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Recent Internships

Colin Raymond (2014), interned at the Geophysical Fluid Dynamics Laboratory:

"Through the Hollings program, I spent the summer of 2013 at the Geophysical Fluid Dynamics Laboratory in Princeton, NJ. It's one of the most well-known dynamics labs in the country -- researchers there are funded by NOAA to work on understanding the fundamentals of atmospheric motions and on designing models to implement that understanding. I was one of three Hollings students, and we were all given wide flexibility but little guidance in choosing summer research projects, so it's best to come into the internship with some ideas in hand. My project involved writing IDL scripts to calculate changes in extreme precipitation under several different climate-change scenarios, and doing a literature review to try to put together a theoretical framework to explain the results."

Molly Smith (2014), interned with the NASA Student Airborne Research Program:

"I spent my summer as a participant in NASA's Student Airborne Research Program (SARP), based out of Palmdale, California. This was an amazing program, as we flew five missions in NASA's DC-8 aircraft, collecting atmospheric data anywhere from 12,000 to just 1,000 feet above the ground, and then pursuing independent research projects based on this data. My research was on variation in the observed ratio of carbon monoxide to carbon dioxide concentrations across the Los Angeles Basin, and the potential that this ratio might have as an indicator of air quality and pollution levels in urban areas. The eight weeks I spent with SARP were among the most fun I've had in my life, and I definitely recommend this program to anyone interested in field research."

Undergraduate Atmospheric Science majors at Cornell spend their summers interning, volunteering, and conducting research with numerous organizations across the country in both the public and private sectors.


Many students take advantage of of Research Experiences for Undergraduates (REU). These competitive, NSF-sponsored programs offer the opportunity for students to work with mentors at other Universities, and a chance to spend a summer working on a project which can typically be presented the following winter at the annual AMS National Meeting as a poster or talk. In addition, some students find research internships at national labs, and a host of non-REU programs exist at other institutions. Cornell meteorology students have also been extremely competitive at earning Hollings Scholarships, a prestigious award which helps fund undergraduate educations in the Earth sciences and yields a summer-long research internship at a top national lab or agency.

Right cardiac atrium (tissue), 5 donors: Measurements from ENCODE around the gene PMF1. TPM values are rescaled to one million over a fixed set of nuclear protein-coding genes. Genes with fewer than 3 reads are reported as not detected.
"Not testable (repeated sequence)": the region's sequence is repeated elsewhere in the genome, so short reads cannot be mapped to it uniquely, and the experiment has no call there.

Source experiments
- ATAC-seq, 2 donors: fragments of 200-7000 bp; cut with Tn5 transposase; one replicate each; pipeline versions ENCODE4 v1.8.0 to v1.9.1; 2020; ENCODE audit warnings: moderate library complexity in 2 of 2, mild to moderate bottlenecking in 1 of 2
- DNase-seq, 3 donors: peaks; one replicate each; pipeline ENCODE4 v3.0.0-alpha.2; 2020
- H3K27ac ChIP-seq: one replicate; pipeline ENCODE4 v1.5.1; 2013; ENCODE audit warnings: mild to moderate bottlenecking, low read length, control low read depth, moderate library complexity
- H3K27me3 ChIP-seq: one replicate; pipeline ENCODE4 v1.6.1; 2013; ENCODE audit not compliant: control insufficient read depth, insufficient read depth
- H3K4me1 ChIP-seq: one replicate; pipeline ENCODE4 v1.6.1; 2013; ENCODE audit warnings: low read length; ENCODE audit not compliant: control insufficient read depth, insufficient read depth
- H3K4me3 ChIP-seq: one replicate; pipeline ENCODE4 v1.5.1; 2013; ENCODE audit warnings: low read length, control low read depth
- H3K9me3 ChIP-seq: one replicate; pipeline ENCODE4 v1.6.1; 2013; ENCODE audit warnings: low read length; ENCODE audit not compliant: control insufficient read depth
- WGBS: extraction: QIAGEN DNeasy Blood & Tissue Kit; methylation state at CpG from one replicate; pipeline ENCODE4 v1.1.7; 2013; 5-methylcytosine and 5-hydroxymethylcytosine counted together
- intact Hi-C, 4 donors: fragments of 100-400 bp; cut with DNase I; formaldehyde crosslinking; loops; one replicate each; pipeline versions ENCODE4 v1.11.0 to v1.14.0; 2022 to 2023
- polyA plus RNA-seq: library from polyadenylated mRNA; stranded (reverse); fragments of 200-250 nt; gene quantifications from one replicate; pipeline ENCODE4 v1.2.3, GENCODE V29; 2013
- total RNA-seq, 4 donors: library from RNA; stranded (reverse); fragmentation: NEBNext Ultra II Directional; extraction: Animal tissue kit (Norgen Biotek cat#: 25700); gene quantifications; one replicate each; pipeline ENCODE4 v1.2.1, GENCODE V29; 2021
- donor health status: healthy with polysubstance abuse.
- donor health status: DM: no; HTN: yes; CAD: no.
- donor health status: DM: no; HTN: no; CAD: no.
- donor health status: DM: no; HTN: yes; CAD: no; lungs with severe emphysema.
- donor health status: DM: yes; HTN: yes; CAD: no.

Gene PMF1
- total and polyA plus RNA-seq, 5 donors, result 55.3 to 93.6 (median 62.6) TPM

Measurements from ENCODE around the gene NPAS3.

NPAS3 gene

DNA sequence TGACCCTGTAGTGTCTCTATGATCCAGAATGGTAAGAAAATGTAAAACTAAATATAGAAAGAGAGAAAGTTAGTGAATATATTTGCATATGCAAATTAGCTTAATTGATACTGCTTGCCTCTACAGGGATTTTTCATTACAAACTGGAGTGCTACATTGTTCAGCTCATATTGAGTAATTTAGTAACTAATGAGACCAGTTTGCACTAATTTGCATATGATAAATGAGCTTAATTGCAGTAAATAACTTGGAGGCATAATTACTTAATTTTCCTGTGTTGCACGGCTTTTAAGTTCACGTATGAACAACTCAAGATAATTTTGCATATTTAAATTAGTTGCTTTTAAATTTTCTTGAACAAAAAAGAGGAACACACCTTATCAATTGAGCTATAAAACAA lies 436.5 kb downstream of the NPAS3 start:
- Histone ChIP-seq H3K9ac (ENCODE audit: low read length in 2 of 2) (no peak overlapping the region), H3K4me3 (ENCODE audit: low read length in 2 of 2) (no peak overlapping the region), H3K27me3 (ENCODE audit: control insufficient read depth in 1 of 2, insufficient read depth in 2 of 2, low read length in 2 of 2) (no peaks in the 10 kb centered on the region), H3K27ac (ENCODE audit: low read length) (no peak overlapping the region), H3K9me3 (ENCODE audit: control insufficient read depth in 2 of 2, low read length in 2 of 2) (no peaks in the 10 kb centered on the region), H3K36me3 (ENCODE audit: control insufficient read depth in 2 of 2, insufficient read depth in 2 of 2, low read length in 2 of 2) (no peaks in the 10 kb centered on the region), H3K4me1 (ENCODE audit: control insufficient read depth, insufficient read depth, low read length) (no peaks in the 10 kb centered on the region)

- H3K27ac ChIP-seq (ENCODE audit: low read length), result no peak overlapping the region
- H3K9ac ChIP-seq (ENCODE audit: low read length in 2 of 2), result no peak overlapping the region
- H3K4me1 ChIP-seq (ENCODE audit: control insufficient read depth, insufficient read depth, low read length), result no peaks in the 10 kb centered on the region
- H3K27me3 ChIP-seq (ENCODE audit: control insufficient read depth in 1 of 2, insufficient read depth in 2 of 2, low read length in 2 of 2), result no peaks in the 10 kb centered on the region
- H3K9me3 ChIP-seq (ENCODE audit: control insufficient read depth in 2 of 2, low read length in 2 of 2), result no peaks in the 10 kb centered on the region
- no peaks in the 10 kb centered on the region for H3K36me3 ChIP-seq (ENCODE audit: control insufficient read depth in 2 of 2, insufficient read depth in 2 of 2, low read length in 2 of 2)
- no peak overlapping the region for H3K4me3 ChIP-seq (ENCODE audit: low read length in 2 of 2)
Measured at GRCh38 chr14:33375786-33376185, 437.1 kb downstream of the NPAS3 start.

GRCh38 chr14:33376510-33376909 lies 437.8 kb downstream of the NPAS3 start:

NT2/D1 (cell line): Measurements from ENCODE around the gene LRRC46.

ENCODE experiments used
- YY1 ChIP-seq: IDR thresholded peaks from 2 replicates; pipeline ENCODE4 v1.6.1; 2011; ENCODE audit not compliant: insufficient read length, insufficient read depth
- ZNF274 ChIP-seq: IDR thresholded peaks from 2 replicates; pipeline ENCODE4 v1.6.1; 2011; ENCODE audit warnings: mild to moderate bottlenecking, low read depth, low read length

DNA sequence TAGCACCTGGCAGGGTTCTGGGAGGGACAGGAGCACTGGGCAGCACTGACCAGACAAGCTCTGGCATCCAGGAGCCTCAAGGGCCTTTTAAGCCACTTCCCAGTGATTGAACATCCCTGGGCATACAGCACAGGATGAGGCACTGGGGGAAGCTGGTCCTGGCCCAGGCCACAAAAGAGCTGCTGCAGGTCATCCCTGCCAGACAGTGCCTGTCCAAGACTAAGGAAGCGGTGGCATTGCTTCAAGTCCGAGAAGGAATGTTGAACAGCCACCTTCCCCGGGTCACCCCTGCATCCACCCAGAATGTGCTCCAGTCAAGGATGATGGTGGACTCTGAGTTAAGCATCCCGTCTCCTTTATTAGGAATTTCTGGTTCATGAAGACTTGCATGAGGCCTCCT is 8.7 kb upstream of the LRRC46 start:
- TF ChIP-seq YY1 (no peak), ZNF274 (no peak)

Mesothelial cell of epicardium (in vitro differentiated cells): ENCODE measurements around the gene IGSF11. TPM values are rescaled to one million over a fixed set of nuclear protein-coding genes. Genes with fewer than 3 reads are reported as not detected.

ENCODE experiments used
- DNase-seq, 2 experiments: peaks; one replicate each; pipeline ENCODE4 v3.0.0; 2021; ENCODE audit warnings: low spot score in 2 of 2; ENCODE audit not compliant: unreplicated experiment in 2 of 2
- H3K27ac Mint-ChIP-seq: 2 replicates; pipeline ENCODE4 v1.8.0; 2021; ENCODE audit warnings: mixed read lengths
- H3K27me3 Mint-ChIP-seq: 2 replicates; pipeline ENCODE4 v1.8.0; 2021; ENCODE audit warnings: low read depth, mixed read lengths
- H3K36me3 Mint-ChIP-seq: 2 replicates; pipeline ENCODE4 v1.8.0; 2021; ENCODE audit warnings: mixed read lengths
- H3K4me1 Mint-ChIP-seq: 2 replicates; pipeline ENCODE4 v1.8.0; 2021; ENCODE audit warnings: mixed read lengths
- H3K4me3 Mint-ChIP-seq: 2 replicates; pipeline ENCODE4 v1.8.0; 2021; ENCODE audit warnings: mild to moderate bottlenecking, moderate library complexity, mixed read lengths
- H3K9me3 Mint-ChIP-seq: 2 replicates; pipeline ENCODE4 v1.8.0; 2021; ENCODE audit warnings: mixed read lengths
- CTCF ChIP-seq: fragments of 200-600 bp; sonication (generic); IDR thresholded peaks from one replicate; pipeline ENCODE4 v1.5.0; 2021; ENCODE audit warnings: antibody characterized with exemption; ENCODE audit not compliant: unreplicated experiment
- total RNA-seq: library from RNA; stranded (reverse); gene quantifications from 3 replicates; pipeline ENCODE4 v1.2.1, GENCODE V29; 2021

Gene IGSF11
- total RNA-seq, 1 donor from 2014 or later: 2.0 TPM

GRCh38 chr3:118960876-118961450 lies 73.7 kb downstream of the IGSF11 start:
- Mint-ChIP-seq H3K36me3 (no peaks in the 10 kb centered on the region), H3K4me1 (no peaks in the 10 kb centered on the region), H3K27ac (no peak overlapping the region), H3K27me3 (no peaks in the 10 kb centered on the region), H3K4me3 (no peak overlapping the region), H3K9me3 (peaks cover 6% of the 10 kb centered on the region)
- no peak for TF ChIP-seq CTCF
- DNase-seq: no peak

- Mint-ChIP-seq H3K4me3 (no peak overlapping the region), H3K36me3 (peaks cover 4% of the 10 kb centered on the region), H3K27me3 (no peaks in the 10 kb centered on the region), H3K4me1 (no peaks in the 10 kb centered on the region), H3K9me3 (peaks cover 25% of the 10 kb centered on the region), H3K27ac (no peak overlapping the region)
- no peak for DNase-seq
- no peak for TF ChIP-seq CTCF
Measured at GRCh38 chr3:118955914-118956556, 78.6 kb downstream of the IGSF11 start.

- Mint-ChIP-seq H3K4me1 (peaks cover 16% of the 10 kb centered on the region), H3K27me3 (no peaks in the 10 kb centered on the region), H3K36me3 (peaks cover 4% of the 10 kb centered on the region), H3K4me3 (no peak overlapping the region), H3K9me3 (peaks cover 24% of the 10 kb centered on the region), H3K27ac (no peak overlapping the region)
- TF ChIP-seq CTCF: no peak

Some organizations that have recently offered summer research opportunities are listed below:

  1. SOARS
  2. Columbia University's Lamont-Doherty Earth Observatory (REU)
  3. National Weather Center in Norman, Oklahoma (REU)
  4. NASA Student Airborne Research Program
  5. Space Physics Research Laboratory, University of Michigan (REU)

Private Sector

In addition to research internships, many students pursue experiences in the private sector, sometimes not even directly related to meteorology! A popular summer internship choice involves working with a local broadcast meteorologist in a student's hometown. Some students have also opted to work with private forecasting shops who liaison with the financial or energy industries.

Some companies that have had recent internship opportunities in the private sector are listed below:

  1. Sonoma Technology
  2. AccuWeather
  3. The Weather Channel

National Weather Service

Students volunteer and intern informally with their local National Weather Service weather forecast office (specifically, Albany and Binghamton), and the NWS also offers a paid internship as part of the Student Career Employment Program (SCEP). These sorts of experiences are great ways to gain an advantage when seeking competitive positions in operational meteorology or forecasting in general.


Some students break the mold entirely and seek internships outside or tangentially-related to meteorology. In the past, students with business minors have spent summers working in the financial sector, while others have worked at other public agencies like the Environmental Protection Agency, pursuing both environmental science and public policy.

Finding Your Own Internship

The EAS faculty keep students informed via e-mail on many opportunities, and upperclassmen in the department share their internship experiences with younger students and can help them find exciting opportunities. In addition, the College of Agriculture and Life Sciences strongly supports undergraduate internship searches, and the National Science Foundation maintains a searchable list of REU programs. Cornell students are encouraged to network and independently contact people or organizations for whom they'd like to work - most groups are thrilled to hire Cornell students, even if just for a summer internship!


Pathways To Science
American Meteorological Society Career Center